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Regional Innovation Systems - An Analysis of Innovation Policy Instruments

©2006 Masterarbeit 227 Seiten


Innovation is essential for the competitiveness of companies within the globalised knowledge economy. In the actual situation of high unemployment rates in most western countries public economy support works thereby actively on the improvement of innovation activity conditions.
The regional level is for this attempt the most interesting spatial entity because of its high significance in global economic mechanisms. The questions motivating this master thesis are how regional innovation policy can improve a regional innovation system and which of the possible policy instruments the most effective ones are to combat unemployment.
Innovations are the new combination of recent or established knowledge, whose implementation had a noticeable effect on the performance of the organisation, it was implemented in. This includes product, process, organisational and people innovations. Innovations are not anymore an individual effort but a process which involves many actors and institutions. The basis for the exploration of how to support the development and implementation of these innovations is the regional innovation system approach. It divides the innovation process into phases and their linkages and allows identifying analytically the evolved actors and the weaknesses of the innovation process.
The analysis of innovation policy instruments assigns each weakness within the innovation process an instrument which is explained and analysed in detail. The examined instruments are competence centres, start-up centres, science parks, networks, regional knowledge management and diffusion agencies. Each instrument’s function and its main characteristics get described together with a best practice example, which leads to a conclusion on its effects on innovation and employment.
The result of the analysis is that competence centres, start-up centres and science parks are central instruments and have the highest potential for employment effects. Networks, regional knowledge management and diffusion agencies are more supporting measures that improve the performance of the first three. For the success of all instruments, their combination with each other and the utilisation of synergies and dependencies between them is essential. A holistic concept including all instruments is the most effective way to support regional innovation processes.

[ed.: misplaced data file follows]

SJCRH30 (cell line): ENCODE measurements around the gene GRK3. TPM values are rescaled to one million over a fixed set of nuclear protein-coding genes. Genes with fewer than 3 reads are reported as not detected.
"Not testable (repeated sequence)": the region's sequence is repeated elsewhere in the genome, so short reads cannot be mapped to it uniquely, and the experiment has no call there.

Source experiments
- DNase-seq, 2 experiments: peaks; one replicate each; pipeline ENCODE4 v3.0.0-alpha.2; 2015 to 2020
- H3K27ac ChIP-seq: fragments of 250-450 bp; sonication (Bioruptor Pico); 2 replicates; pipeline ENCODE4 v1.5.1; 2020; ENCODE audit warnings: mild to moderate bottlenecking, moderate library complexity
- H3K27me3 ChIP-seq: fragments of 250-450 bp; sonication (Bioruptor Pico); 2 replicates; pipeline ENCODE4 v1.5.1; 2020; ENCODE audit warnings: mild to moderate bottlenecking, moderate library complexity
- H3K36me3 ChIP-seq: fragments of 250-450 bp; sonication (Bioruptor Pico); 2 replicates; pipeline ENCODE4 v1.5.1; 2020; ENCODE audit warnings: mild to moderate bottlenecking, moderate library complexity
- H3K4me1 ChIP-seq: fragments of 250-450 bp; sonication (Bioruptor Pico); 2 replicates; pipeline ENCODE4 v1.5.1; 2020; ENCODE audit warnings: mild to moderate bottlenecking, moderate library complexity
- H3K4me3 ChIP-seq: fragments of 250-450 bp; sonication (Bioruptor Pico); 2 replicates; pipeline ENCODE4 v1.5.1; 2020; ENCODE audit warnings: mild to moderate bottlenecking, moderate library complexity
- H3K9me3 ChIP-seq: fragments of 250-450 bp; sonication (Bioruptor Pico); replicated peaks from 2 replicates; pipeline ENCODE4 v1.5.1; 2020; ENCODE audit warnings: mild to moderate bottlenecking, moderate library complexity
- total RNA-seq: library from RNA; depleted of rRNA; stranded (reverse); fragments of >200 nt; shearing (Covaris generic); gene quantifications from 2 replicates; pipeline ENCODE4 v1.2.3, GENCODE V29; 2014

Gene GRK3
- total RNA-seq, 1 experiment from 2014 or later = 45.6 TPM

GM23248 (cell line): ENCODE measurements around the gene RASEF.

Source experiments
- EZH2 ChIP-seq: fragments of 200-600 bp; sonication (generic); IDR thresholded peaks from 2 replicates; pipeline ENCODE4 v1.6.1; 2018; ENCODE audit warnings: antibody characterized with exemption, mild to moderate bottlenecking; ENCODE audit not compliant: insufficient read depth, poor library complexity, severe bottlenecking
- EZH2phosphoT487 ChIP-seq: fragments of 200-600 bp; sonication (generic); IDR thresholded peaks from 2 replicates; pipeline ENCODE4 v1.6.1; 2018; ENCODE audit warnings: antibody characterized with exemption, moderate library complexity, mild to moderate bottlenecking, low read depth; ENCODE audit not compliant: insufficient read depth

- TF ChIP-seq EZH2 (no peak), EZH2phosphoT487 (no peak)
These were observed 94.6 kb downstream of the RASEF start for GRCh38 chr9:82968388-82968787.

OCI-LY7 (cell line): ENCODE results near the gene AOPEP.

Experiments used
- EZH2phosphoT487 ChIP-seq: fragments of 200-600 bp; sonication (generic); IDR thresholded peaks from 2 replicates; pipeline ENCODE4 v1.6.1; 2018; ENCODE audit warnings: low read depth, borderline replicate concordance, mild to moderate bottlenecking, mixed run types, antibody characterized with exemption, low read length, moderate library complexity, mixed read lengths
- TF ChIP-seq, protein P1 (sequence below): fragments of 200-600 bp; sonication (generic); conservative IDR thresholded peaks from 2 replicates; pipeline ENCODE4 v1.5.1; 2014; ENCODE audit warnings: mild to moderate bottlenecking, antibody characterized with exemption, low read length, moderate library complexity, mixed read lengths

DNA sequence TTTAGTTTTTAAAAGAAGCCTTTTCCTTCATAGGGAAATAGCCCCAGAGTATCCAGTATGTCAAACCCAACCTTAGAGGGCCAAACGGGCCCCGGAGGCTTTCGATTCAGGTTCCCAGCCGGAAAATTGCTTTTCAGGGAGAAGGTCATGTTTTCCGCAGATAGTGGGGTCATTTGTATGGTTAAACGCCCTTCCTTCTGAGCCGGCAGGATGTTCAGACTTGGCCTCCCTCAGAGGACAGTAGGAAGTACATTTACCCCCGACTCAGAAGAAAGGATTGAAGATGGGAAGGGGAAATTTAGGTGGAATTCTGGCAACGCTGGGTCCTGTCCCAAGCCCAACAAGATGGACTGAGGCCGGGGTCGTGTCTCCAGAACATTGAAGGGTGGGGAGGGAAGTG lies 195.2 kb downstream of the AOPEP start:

These findings get transferred to the case study region Bonn where, as an example for an […]



Michael Bison
Regional Innovation Systems - An Analysis of Innovation Policy Instruments
ISBN: 978-3-8366-0142-9
Druck Diplomica® GmbH, Hamburg, 2007
Zugl. Royal Institute of Technology (Kungliga Tekniska Högskolan), KTH, Stockholm,
Schweden, MA-Thesis / Master, 2006
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This report was written as the Master of Science Thesis in Spatial Planning for the
Royal Institute of Technology in Stockholm. But the real aiming group and
audience are meant to be practical planners in municipalities, cities and regions that
work in the field of economy promotion. This report wants to give these planners
decision support in the field of innovation policy instruments, their functions,
success factors and possible problems. Even though the analysis and descriptions
deal with rather theoretic concepts, like for example regions, clusters or innovation
systems, the hope that lessons for practical planning work can be drawn out of the
results remains.
To be able to draw these lessons easily especially the practical planner should read
this report not chronologically but rather in an interest lead order. Because of the
big volume of this Thesis it could be otherwise difficult to identify the needed
knowledge. The abstract and the summary of the Thesis give a comprehensive
overview of its content and results. The interested reader is then able to decide
which topics are of special interest for him and to read the according chapters for
further theoretical and practical details.
This Thesis could develop in its actual form because of the support and help of
many people, which can not all be named here. But special thanks go to the
supervisor Katarina Larsen, the examiner Lars Orrskog and Thomas Poggenpohl
from the City of Bonn. They were always open for questions and gave useful advice
and constructive criticism.

Regional Innovation Systems
Introduction ... 1
Background... 1
Research questions... 2
Structure of the report...3
Methodology ... 4
The new economy... 7
2.1 Innovation in the knowledge economy ... 7
2.2 The importance of the regional level ... 12
Innovation ... 16
3.1 Definition... 16
3.2 The innovation process ... 18
3.2.1 Linear models...19
3.2.2 Interactive models... 21
3.2.3 "Weak points"...24
Innovation systems ...26
Components ... 29
Forms of knowledge transfer ...34
3.4 Innovation and employment ... 39
3.5 Innovation policy ... 43
Innovation policy instruments...47
4.1 Competence centres ... 50
Best practice example: ERVET (Italy)... 56
Conclusion... 59
4.2 Start-up centres ... 61
4.2.1 Best practice example: Triple Z (Germany)... 67
4.2.2 Conclusion... 71
4.3 Science parks ... 73
4.3.1 Best practice example: TechnologiePark Dortmund (Germany) ... 80
4.3.2 Conclusion... 83
4.4 Networks ... 85
4.4.1 Best practice example: BioValley (France, Germany, Switzerland)... 91
4.4.2 Conclusion... 95
4.5 Regional knowledge management ... 97
4.5.1 Best practice example: Hightech Guide Dortmund (Germany) ... 105
4.5.2 Conclusion... 107

Regional Innovation Systems
4.6 Diffusion agencies... 109
4.6.1 Best practice example: Diverse approaches... 119